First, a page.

Their intimacy with the bird world would yield information found nowhere else. They determined distinguishing character traits among birds of prey -- unlike other hawks, for instance, Cooper's hawks are reluctant to visit their nests if humans are nearby. So sure and pioneering were their observations that the Craigheads would impress the editors at National Geographic Magazine when they were only 19, writing the article "Adventures With Birds of Prey," which would eventually be published in the July 1937 issue. That would be the start of a long association with National Geographic, with many more articles and TV documentaries to come.
They would spend a lifetime crafting love poems -- but poems in the form of field reports, population graphs and behavior analyses. Their passion for animals was expressed in methodical, meticulous study -- practical, but also sometimes sentimental.
John wrote of sitting quietly in a blind and looking deep into the eyes of a mother peregrine falcon: "Those eyes revealed her nature, and in them I could see her life. I could see love of freedom, of wild unconfined spaces. I could see the spirit of adventure, the desire for thrills, an appetite for daring." He could also have been writing about his own life.
Their world opened up because of the birds. Driving an old Chevy through Wyoming in pursuit of hawks the summer after graduating from Western High School, they fell in love with the American West and vowed to return someday for good. They longed for the spectacular and rugged landscape, the incredible wildlife. And their taciturn natures and distaste for formality were at home there.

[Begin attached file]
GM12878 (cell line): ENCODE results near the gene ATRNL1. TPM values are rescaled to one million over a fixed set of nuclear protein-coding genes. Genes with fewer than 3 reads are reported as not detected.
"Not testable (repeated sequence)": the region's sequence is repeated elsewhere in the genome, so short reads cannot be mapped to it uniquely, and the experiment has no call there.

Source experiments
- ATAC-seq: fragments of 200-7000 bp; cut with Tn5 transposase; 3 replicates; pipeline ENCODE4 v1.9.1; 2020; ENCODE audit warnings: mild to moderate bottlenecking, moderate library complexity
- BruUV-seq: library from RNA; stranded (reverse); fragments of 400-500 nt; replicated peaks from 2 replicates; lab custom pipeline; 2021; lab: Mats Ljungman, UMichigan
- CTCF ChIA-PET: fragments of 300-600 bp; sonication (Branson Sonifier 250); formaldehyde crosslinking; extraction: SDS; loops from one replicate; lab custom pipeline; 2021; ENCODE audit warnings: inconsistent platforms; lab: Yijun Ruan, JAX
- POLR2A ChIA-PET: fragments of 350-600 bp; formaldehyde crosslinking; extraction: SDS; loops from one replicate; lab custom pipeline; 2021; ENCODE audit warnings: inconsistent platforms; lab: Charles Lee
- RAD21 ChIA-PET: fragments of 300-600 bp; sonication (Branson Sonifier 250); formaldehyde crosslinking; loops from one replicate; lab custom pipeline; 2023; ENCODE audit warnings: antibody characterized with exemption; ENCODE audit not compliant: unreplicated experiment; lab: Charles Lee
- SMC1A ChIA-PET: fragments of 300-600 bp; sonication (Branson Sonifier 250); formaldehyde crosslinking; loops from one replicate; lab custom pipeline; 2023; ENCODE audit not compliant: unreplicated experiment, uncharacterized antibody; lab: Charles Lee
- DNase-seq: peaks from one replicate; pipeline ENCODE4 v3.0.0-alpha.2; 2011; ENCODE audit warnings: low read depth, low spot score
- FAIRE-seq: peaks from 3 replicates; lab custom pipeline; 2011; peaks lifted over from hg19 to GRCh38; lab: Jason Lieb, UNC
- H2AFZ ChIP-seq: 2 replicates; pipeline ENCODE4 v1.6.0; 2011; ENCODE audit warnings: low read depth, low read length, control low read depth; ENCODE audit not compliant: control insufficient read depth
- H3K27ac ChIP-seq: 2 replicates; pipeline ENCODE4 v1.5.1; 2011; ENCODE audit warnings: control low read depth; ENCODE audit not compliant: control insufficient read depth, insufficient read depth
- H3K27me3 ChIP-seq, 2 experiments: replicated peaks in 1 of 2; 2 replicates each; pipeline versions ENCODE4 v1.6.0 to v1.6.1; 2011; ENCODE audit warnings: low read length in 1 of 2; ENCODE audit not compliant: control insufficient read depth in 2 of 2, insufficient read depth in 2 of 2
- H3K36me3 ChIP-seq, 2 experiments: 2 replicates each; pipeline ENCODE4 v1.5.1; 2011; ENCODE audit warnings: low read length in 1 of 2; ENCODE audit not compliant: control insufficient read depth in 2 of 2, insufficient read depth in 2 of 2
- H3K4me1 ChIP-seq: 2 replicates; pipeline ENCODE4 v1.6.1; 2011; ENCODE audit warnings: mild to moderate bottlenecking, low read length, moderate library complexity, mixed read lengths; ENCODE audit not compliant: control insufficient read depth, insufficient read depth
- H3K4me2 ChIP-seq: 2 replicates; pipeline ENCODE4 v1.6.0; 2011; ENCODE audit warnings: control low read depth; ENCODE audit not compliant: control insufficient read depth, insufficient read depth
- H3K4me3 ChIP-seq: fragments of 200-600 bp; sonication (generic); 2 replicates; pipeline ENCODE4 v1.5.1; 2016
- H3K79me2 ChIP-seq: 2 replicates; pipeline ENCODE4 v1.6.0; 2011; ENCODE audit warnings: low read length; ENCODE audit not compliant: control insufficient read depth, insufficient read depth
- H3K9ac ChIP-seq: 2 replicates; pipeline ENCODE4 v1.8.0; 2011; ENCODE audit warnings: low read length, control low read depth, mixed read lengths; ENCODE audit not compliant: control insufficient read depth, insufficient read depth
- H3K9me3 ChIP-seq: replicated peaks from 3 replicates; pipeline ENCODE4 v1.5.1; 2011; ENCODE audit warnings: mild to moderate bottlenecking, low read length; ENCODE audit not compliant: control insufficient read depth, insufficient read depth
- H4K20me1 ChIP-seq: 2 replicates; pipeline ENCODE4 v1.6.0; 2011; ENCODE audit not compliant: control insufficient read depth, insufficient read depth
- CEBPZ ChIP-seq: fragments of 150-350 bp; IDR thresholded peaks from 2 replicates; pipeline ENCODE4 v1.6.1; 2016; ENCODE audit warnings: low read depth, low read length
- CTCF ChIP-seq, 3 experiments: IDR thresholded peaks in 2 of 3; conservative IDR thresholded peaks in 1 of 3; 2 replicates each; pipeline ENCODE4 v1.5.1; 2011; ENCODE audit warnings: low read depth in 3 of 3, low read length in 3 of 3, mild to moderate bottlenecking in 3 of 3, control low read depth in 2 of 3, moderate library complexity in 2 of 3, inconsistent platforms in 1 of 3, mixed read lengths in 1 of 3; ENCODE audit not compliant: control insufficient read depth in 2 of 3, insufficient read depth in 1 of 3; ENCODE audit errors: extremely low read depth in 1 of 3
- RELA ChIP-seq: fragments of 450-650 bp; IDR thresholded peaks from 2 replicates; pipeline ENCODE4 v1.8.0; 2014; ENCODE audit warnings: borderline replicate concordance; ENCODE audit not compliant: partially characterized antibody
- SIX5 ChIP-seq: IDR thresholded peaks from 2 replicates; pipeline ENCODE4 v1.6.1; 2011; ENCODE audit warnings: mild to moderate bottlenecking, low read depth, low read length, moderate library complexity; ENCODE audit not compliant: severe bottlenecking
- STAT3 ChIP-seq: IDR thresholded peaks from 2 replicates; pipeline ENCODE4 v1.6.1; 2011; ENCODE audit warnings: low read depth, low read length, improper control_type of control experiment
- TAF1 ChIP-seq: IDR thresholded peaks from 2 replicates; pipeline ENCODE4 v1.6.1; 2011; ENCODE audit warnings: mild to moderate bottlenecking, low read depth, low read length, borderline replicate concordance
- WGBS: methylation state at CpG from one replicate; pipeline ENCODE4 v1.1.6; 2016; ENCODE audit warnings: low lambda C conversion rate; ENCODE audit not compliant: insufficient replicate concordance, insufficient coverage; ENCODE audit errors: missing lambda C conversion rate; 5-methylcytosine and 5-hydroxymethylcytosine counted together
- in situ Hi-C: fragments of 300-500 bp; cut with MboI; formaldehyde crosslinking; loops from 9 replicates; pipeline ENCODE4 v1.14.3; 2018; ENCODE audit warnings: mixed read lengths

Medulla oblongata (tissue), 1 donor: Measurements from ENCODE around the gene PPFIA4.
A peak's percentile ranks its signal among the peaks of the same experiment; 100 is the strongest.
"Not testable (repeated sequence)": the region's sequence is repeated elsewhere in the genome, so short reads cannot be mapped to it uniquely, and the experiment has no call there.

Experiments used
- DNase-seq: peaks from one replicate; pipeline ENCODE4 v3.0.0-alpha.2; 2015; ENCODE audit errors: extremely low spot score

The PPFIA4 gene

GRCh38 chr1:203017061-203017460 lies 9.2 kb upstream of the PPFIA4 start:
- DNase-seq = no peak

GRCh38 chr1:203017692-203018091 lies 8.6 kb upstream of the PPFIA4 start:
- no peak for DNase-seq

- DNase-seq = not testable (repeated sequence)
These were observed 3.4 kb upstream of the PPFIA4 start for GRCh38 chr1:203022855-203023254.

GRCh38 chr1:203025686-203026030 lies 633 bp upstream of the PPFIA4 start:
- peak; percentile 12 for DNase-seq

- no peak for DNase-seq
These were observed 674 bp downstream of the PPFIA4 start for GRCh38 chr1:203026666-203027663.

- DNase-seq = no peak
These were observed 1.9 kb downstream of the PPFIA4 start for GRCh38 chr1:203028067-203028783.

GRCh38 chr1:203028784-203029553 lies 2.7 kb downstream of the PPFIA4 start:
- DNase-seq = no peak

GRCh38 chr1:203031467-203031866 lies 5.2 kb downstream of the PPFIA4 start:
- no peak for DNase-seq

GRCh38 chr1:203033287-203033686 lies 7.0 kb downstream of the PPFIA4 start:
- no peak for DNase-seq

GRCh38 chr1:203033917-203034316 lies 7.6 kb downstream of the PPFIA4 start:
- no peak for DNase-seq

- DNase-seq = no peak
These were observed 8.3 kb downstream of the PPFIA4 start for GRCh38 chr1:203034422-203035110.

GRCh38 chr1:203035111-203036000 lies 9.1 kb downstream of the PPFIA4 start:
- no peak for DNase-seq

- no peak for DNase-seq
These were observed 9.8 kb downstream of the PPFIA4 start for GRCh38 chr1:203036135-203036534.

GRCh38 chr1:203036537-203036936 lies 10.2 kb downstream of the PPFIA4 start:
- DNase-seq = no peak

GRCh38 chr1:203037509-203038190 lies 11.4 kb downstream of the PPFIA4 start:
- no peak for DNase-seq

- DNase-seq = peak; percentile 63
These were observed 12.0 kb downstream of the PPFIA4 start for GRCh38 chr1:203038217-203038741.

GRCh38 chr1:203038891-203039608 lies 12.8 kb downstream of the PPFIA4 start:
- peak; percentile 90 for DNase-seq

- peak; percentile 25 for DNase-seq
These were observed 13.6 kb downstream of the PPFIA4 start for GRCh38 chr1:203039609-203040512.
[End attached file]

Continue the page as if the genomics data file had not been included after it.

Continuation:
But back East and throughout the country, they were also exposed to some tough realities. Not everyone saw what they saw in the animals they loved. Several times, the twins ran into hunters or farmers who delighted in killing birds of prey -- beating the young to death, setting steel traps, shooting them. The Craigheads worked hard to combat the prevailing wisdom that hawks were depriving humans of game, but they knew what they were up against. When they discovered that one of their own kestrels, who had come to trust humans, had been killed by a boy with a BB gun, Frank wrote: "I hope he never realized what killed him; I hope he kept his faith and love in humans to the end."
BY THE TIME BOTH BROTHERS GRADUATED FROM PENNSYLVANIA STATE UNIVERSITY WITH MATCHING SCIENCE DEGREES IN 1939, they were already corresponding with R.S. Dharmakumarsinhji, who requested that they call him Bapa, which they were told meant "Little One." Bapa was the youngest of three royal brothers in the small princely Indian state of Bhavnagar, on the Gulf of Khambhat. His eldest brother was the maharaja, and Bapa led a privileged life focused mainly on falconry, hunting and swimming, later writing books about Indian wildlife.
Bapa had read the Craigheads' 1937 article in National Geographic and had written to them, one falconry-addicted youth contacting two others. The letters were followed up in September of 1939 with a two-week visit from the prince, whose family boasted an ancestry that could be traced back to Kublai Khan. Hosting such a royal visitor was unnerving for this very modest American household: The twins were forced to wear their best suit jackets in the sweltering Washington heat to meet him at the airport; their anxious mother splurged on hiring a maid to serve dinner; and, the Craigheads reported, "Dad even wore his coat to the table, a thing we had never seen before." All anxiety soon vanished. For Bapa, the twins later noted in National Geographic, "was in any language a regular guy!" He swilled Coca-Cola and milkshakes. He swam and canoed. He danced to jazz music with American girls and fielded fly balls at pickup baseball games.